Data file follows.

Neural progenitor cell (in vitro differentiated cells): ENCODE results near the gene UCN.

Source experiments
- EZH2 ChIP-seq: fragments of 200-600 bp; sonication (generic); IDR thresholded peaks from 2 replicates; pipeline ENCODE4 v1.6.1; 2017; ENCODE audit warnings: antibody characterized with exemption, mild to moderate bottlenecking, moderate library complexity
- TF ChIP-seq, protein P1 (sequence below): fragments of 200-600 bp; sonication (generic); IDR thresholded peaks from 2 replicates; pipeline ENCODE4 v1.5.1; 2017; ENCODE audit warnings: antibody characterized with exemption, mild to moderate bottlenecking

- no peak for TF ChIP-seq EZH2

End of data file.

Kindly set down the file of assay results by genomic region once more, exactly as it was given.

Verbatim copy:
Neural progenitor cell (in vitro differentiated cells): ENCODE results near the gene UCN.

Source experiments
- EZH2 ChIP-seq: fragments of 200-600 bp; sonication (generic); IDR thresholded peaks from 2 replicates; pipeline ENCODE4 v1.6.1; 2017; ENCODE audit warnings: antibody characterized with exemption, mild to moderate bottlenecking, moderate library complexity
- TF ChIP-seq, protein P1 (sequence below): fragments of 200-600 bp; sonication (generic); IDR thresholded peaks from 2 replicates; pipeline ENCODE4 v1.5.1; 2017; ENCODE audit warnings: antibody characterized with exemption, mild to moderate bottlenecking

- no peak for TF ChIP-seq EZH2